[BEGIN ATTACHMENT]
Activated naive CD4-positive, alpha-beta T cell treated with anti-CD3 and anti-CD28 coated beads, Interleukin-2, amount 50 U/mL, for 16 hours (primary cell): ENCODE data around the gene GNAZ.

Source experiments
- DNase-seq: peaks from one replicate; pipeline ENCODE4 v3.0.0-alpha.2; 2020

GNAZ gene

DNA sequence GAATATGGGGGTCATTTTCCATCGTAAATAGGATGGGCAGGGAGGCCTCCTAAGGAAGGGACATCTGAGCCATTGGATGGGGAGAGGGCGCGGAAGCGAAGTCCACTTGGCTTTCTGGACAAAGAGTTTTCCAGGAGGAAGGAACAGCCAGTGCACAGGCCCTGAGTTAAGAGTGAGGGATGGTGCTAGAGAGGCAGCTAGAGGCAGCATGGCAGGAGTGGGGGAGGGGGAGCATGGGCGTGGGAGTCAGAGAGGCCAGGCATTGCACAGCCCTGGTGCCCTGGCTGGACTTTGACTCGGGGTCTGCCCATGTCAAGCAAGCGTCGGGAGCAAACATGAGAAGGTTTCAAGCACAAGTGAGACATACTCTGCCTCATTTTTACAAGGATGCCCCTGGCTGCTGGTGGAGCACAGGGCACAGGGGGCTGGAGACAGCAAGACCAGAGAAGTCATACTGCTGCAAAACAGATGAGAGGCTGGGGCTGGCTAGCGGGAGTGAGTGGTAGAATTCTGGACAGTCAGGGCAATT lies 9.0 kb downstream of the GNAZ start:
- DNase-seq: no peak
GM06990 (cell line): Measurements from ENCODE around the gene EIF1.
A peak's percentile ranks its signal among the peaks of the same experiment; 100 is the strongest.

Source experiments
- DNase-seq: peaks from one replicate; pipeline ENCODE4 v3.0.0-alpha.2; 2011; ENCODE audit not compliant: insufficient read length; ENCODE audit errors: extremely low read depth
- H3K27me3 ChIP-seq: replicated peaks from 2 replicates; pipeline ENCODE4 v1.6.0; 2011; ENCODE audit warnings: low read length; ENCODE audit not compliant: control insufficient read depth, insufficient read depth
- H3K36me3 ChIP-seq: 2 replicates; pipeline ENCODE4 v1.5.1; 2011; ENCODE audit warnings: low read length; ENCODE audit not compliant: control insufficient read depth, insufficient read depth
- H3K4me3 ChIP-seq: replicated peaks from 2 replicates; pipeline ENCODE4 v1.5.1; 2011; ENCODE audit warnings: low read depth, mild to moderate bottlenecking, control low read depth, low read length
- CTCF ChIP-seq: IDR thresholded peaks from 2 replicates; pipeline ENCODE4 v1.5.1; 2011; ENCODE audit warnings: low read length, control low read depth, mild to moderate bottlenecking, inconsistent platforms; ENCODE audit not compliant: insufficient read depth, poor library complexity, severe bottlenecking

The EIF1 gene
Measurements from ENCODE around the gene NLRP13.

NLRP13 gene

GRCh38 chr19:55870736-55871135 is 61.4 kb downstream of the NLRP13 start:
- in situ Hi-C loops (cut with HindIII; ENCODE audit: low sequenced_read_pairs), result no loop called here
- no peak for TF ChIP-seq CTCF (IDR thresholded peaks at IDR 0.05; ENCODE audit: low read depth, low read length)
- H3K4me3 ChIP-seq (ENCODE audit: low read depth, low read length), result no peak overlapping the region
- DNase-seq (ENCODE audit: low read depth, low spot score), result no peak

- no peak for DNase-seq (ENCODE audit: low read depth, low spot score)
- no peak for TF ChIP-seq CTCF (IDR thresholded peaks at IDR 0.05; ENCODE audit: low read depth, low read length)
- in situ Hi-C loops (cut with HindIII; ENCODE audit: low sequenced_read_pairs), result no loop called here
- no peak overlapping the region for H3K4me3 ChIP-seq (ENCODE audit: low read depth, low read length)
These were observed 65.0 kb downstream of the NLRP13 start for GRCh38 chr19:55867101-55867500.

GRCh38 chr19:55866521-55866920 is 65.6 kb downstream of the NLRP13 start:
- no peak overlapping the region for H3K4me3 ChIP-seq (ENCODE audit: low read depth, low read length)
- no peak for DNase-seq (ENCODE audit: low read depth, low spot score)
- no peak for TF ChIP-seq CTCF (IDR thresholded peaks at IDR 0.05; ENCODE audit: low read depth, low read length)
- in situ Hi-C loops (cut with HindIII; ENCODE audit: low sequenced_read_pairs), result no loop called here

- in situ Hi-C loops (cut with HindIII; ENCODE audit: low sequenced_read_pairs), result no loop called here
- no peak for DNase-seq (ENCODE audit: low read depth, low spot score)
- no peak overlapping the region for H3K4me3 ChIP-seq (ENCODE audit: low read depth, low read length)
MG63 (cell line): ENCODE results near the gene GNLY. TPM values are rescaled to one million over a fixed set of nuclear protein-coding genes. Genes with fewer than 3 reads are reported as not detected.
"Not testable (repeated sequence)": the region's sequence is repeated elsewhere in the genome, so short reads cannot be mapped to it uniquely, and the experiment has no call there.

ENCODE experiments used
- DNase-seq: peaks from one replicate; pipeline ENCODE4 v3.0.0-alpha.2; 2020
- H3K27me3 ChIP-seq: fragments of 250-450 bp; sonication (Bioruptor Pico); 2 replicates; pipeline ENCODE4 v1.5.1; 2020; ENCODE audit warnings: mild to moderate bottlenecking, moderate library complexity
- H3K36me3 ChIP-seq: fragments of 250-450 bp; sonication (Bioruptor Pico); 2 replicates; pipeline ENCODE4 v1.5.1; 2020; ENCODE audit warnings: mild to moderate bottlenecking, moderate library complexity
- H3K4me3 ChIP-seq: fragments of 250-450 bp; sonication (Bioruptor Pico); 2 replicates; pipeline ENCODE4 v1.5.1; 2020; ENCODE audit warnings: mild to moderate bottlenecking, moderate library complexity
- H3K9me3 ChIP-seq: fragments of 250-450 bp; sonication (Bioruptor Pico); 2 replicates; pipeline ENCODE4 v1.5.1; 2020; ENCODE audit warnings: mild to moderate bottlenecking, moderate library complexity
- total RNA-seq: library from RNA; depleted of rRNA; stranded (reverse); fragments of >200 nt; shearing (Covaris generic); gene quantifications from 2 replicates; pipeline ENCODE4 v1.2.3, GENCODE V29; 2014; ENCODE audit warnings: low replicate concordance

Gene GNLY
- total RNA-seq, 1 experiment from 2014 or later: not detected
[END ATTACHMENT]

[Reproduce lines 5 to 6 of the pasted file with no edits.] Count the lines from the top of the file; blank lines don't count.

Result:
DNA sequence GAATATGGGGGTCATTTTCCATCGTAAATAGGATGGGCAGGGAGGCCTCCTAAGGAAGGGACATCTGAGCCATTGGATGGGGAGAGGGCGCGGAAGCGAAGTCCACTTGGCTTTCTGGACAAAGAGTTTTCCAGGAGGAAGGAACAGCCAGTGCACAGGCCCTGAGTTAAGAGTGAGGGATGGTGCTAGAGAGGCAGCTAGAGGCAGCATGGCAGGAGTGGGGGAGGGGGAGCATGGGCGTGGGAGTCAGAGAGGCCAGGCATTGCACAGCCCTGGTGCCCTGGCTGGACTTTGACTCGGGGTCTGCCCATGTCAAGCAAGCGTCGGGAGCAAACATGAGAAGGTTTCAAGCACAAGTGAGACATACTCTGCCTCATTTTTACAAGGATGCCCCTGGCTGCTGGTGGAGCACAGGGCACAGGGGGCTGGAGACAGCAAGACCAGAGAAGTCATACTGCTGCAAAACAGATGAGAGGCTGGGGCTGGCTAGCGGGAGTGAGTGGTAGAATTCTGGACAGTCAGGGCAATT lies 9.0 kb downstream of the GNAZ start:
- DNase-seq: no peak